The tax bill (H.R. 1, The “Tax Cuts and Jobs Act”) that Congress passed this week is about more than cutting taxes for corporations and high-income individuals, although it is definitely about that. It’s also about cutting health coverage for low-income children and families.
The bill’s repeal of the tax penalty for not having health insurance coverage has received a lot of attention, and rightly so. Under the Affordable Care Act (ACA), most individuals are required to have health insurance coverage (the “individual mandate”); failure to do so results in a tax penalty (the greater of 2.5% of income or $695 per adult/$347.50 per child). The tax bill permanently repeals the penalty for months beginning January 1, 2019, but not the mandate itself.
As our colleague Sabrina Corlette at Georgetown’s Center on Health Insurance Reforms has noted, the gutting of the individual mandate, “will be, in effect, the final death blow for the individual market.” She predicts that in the absence of the penalty, millions of relatively healthy consumers will no longer sign up for insurance, so that in 2019 health insurers will either leave the Marketplaces altogether or raise their premiums to the point of unaffordability for many.
Whether or not the individual health insurance market collapses in most parts of the country, the penalty repeal will result in an increase in the number of people without health insurance. The Congressional Budget Office (CBO) and the Joint Committee on Taxation (JCT) estimate that by 2027, some 13 million Americans who would have health insurance if the tax penalty remained in place will not.
What has not received as much attention are the bill’s implications for Medicaid. There are two, and both are important. (Trigger warning: the next few paragraphs contain the word “entitlement”).
First, the bill will increase the deficit by $1.456 trillion (with a “t”) over the next 10 years. (This despite the fact that the tax penalty lowers the deficit impact of the bill by $314 billion over 10 years). Unofficial but credible estimates put the cost as much as a third higher. Whatever the cost, there is no dispute that it is not paid for. Contrast that with the refunding of CHIP for 5 years at a cost of $8.2 billion (with a “b”), which must be fully paid for.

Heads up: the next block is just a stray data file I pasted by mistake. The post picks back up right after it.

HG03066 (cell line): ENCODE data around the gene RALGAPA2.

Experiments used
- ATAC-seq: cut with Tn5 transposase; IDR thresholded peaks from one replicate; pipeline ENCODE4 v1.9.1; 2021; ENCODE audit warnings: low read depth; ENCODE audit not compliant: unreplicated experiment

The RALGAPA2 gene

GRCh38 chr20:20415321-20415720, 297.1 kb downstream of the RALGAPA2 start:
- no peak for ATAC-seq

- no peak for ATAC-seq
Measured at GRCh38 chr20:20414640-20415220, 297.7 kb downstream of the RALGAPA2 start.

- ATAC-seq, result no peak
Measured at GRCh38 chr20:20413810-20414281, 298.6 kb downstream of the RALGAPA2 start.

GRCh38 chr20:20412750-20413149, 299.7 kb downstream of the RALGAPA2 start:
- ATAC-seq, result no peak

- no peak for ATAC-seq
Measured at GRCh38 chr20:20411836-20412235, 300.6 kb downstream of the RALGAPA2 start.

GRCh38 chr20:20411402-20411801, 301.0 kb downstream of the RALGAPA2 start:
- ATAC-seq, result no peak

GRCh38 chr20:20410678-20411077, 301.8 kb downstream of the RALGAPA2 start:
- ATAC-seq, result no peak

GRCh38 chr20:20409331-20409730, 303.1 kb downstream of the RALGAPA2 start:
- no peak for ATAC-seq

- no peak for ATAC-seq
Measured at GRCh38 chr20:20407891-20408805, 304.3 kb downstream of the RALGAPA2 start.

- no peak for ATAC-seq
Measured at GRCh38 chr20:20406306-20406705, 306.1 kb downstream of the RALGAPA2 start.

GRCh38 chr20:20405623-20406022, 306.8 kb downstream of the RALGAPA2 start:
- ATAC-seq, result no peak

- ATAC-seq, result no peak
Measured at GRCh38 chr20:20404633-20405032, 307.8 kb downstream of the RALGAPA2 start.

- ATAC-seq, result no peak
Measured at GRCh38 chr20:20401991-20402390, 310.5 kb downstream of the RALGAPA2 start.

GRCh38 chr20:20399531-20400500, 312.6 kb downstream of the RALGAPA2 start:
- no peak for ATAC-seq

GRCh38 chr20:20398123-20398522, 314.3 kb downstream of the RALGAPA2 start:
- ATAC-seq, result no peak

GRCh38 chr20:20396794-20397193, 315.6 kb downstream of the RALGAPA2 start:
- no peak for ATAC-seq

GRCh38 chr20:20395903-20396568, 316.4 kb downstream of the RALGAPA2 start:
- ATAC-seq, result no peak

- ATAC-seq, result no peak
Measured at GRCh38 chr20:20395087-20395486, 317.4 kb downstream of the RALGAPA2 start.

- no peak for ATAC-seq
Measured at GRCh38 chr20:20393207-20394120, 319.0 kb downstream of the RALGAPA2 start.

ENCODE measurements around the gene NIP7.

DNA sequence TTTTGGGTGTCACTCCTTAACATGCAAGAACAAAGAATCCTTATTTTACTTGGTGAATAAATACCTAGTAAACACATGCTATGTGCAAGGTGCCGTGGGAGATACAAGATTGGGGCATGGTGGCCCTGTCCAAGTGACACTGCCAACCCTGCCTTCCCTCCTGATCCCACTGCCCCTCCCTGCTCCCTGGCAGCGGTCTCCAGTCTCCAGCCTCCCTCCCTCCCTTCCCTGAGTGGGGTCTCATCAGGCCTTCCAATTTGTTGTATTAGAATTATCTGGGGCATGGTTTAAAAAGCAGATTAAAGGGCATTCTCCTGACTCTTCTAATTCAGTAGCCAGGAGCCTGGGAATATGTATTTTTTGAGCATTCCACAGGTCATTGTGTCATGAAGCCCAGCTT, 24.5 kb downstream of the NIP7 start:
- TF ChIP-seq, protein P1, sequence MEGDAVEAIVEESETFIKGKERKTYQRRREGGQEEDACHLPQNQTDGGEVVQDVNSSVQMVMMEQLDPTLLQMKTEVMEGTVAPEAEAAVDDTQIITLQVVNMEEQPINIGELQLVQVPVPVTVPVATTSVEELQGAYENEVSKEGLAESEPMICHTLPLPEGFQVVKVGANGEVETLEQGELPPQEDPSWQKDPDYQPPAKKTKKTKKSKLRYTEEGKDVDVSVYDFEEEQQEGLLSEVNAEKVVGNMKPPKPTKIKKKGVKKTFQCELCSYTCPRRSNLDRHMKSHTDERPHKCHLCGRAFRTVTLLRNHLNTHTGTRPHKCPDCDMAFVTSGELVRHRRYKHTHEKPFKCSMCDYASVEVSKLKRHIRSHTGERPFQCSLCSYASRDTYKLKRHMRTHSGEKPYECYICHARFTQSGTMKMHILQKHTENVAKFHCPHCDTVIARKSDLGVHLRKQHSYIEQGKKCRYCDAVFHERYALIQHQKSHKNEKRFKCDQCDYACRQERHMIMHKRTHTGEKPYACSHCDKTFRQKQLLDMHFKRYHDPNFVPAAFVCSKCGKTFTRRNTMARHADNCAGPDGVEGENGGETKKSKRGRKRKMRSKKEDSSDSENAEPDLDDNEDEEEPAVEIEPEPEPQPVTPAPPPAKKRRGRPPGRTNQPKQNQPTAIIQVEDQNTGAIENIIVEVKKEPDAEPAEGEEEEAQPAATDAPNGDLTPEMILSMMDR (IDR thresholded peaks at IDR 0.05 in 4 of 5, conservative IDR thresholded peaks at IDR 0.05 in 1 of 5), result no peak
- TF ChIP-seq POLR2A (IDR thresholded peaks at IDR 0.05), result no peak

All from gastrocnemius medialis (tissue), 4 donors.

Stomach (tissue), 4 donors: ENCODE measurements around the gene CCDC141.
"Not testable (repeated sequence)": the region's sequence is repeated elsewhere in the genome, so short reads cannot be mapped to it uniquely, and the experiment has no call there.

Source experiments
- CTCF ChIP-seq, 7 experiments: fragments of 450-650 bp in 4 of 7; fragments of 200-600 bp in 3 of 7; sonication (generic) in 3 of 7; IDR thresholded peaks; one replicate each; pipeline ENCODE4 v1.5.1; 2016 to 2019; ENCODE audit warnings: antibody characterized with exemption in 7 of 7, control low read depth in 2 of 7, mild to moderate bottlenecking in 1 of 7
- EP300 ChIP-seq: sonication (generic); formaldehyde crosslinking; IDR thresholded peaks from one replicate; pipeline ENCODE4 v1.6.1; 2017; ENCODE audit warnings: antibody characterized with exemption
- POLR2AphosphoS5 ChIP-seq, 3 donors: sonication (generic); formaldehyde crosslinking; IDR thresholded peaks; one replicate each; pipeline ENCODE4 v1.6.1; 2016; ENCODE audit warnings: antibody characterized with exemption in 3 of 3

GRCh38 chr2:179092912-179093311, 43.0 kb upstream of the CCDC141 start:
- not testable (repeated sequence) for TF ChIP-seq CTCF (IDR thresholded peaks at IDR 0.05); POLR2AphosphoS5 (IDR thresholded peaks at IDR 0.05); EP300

As Chye-Ching Huang at the Center on Budget and Policy Priorities has pointed out, this tax-cut-driven increase in the deficit sets the stage for efforts next year to cut entitlement spending. Of the 3 largest entitlement programs – Social Security, Medicare, and Medicaid – Medicaid is by far the most tempting political target, because close to half of its beneficiaries are children under 18 who can’t protect themselves at the voting booth.
Second, the bill limits the amount of state and local income and property taxes that individuals and couples can deduct to $10,000. This provision, nicknamed SALT (state and local taxes), is a dramatic departure from current law, under which there is no limit on the amount of state and local income taxes that taxpayers can deduct. Nine states — AK, FL, NH, NV, SD, TN, TX, WA, and WY — have no broad-based personal income tax. The other 41, plus the District of Columbia, rely on state income taxes to help fund public health, K-12 and higher education, roads, and other basic services, including their share of Medicaid.
As the Center on Budget’s Michael Leachman has explained, the deductibility of state and local income taxes is critical to the ability of states and counties to carry out their responsibilities. The deductibility of state and local taxes allows higher-income taxpayers to reduce their federal tax liability; limiting that amount to $10,000 will likely increase political pressure on states to freeze or reduce their income taxes despite increased need for existing government services and new investments. In addition, bond rating agencies might decide to lower state credit ratings because the $10,000 limit will make it politically more difficult for states to generate the revenues they need to carry out their responsibilities for governing. The effect of a credit downgrade is to increase state borrowing costs, putting even more fiscal pressure on them and constraining their ability to fund new investments in infrastructure.
States with income taxes whose citizens have high average incomes are at most risk from the $10,000 limit. Leachman projects the hardest hit to be CA, CT, MA, MD, NJ, NY, OR, and VA. Is it mere coincidence that, among these states, only Virginia has not taken up the Medicaid expansion, which will require a 10% state contribution beginning in 2020? Or that California and New York alone account for over one quarter (26%) of all Medicaid spending, and all 8 states together account for over one third (38%).
Perhaps it’s not personal. But regardless of motive, the tax bill spells trouble for Medicaid beneficiaries and the providers who serve them. State income taxes will be undercut politically as a revenue source for the state share of Medicaid, and there are likely to be renewed efforts to cap the federal share in order to offset the $1.5 trillion (with a “t”) increase in the deficit. By putting both the state share and the federal share under pressure, the tax bill puts Medicaid beneficiaries and providers at risk.